If you have an edge, a multiplicity of transactions increases returns. The reason that low turnover is accepted as common place, is that  most individual investors don’t have an edge, so trading more will end up costing the investor more, in terms of returns, commissions, and taxes. Don’t misunderstand, I’m not a proponent in trading often. But if you have an edge like Buffett or Greenblatt, you might be able to achieve higher returns by buying undervalued stocks, patiently holding them, and selling them when they appreciate, and repeating the process. The holding period might be a year or more, just not “forever”.

To Sum it Up

Now, here at BHI, I’m a big fan of doing simple, methodical things that can easily be replicated. I’m a proponent of Ben Graham, and my ideas on the investment process are probably most similar to Walter Schloss. So I lean toward diversification and low turnover, long term, value oriented thinking. But like Michael Burry once said, you have to take what you’ve learned and then make your own style. Pabrai says to simply clone other investors, and I like that concept, but I would say that even that is a unique style in an of itself.

In my own investing, my foundation is Graham and Schloss, but it’s a synthesis of everything I’ve learned over the years. All knowledge is cumulative. 

One of my main goals on this site is to communicate my ideas in an effort to help individual investors, who would behoove themselves by adopting a very simple investment method using the principles of Graham and the investment and portfolio management process of Walter Schloss. Add in the vast amount of wisdom from Buffett’s writings, and a few important quantitative inputs from Greenblatt, and you basically have my overall investment framework. But the foundation is Graham, specifically: buying cheap stocks automatically gives you an edge.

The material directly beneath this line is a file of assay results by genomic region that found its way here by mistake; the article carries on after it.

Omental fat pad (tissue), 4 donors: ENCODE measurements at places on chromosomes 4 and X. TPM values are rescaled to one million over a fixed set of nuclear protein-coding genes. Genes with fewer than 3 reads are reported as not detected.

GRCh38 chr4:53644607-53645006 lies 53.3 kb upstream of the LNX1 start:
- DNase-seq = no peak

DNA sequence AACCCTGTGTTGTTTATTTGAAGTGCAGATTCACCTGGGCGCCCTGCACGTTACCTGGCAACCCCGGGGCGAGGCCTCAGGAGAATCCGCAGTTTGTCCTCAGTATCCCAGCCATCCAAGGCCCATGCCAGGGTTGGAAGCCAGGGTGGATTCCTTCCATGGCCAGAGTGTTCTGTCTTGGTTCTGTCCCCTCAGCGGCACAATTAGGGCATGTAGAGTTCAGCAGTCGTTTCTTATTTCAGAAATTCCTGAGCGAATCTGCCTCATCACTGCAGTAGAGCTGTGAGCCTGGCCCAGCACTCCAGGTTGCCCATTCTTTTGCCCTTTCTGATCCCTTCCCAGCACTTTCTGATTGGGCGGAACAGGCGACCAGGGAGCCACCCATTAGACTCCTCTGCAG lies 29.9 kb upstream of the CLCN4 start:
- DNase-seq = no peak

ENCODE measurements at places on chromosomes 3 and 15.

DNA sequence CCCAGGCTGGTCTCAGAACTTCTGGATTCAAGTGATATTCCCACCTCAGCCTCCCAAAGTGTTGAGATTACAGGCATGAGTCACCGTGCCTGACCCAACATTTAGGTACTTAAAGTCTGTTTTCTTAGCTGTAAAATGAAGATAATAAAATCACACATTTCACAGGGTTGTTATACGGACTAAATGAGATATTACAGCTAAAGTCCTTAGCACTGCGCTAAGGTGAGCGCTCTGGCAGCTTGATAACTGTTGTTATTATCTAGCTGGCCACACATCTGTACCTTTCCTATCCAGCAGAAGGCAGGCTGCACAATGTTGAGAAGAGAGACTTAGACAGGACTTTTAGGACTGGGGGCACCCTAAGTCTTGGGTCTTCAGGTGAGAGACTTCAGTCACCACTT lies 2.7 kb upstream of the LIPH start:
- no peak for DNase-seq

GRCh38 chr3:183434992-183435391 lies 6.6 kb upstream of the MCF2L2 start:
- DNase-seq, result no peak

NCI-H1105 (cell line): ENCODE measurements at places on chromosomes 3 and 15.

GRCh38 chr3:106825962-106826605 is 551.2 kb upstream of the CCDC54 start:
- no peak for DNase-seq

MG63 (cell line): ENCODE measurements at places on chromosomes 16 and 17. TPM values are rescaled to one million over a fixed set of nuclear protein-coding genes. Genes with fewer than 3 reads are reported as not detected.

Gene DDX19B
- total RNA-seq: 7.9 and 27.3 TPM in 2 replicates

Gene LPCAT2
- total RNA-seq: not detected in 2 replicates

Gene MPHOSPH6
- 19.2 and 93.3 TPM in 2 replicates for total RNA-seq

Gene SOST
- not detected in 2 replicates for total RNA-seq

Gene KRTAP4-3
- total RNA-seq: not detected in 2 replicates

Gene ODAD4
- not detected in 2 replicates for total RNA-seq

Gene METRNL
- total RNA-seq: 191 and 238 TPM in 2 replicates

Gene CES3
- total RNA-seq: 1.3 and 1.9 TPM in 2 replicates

I’m not necessarily saying that concentration is better than diversification, or turnover is better than holding forever, but I am suggesting that inverting your thinking will help your results. As John Templeton said, “If you want to have a better performance than the crowd, you must do things differently from the crowd.”

Invert, Always Invert…. in the next part I’ll list the main mathematical aspects of investment returns.